Community’s state of play

By S.I. ROSENBAUM  |  February 5, 2013

To me, that's what has made Community a spiritual experience, even a moral one. Every episode attempts to show the way out of a trap: if you forget about being dignified, if you can enter into shared play with someone else, then you don't have to be lonely anymore.

In the first season's Halloween episode, Abed and Troy are hanging out; Abed is in character as Batman, while Troy is doing a voice that sounds somewhere between Batman and Cookie Monster. Then Troy confesses that if he ever woke up transformed into a jelly donut, he'd eat himself.

"Mm, that'd be tasty," Abed-as-Batman agrees.

"It's cool to know I'm not the only one who thinks about this stuff," Troy tells him.

"Yeah," Abed-as-Batman says. "Yeah."

>>  SROSENBAUM@PHX.COM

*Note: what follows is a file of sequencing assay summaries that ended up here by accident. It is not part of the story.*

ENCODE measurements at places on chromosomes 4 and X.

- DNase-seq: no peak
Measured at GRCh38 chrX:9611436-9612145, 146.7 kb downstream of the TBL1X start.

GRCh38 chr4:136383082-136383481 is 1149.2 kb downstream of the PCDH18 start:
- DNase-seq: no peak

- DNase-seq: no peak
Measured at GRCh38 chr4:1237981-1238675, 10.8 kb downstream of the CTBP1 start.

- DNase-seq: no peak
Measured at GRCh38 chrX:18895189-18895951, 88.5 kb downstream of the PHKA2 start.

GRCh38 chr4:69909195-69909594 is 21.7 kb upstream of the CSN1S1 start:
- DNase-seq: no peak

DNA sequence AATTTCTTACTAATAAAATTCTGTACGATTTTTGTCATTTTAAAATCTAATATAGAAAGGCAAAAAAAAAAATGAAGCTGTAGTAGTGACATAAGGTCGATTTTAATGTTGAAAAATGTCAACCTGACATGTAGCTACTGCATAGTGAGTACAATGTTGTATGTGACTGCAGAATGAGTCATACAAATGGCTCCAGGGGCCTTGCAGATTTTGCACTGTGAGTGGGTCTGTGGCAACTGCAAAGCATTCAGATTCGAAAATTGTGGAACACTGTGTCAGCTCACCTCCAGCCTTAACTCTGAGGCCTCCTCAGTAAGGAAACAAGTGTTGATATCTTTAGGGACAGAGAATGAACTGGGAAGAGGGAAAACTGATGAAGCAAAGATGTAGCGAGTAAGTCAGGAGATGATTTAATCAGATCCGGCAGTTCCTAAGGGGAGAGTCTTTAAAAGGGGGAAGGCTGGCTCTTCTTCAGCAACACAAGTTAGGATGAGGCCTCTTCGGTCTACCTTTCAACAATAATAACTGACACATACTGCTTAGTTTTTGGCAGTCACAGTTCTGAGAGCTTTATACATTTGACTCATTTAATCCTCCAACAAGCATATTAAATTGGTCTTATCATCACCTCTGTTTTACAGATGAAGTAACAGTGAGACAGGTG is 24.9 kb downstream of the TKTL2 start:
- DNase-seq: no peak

< prev  1  |  2  | 
Related: Fall TV Preview: No apologies, Nothing beats nothing, The 10 TV premieres to DVR this fall, More more >
  Topics: Television , Television, Sitcoms, Chevy Chase,  More more >
| More


Most Popular
ARTICLES BY S.I. ROSENBAUM
Share this entry with Delicious
  •   COMMUNITY’S STATE OF PLAY  |  February 05, 2013
    By the time you read this, NBC's brilliant, neglected stepchild of a sitcom will back on the air, having survived its creator's firing, various scheduling debacles, and the epic flouncing-off of Chevy Chase.
  •   BEAUTY AND THE GEEK  |  November 08, 2012
    Geek is now chic, and the Internet is filled with female makeup artists who draw inspiration from superhero comics, video games, and science fiction.
  •   KILLING WITH KINDNESS: WHY THE DEATH WITH DIGNITY ACT ENDANGERS PEOPLE WITH DISABILITIES  |  November 05, 2012
    I think my opinions about doctor-assisted suicide crystallized the night Mike — my wheelchair-using, ventilator-breathing boyfriend — choked on pineapple juice, passed out, and died.
  •   THE JOY OF SMUT  |  October 17, 2012
    The porn here is explicit, character-driven, and polymorphically perverse.
  •   CELEBRATING ROMAN TOTENBERG  |  October 09, 2012
    When not reporting on the Supreme Court for NPR, Nina Totenberg has spent the last few months working with her two sisters to plan a memorial for her father, Roman.

 See all articles by: S.I. ROSENBAUM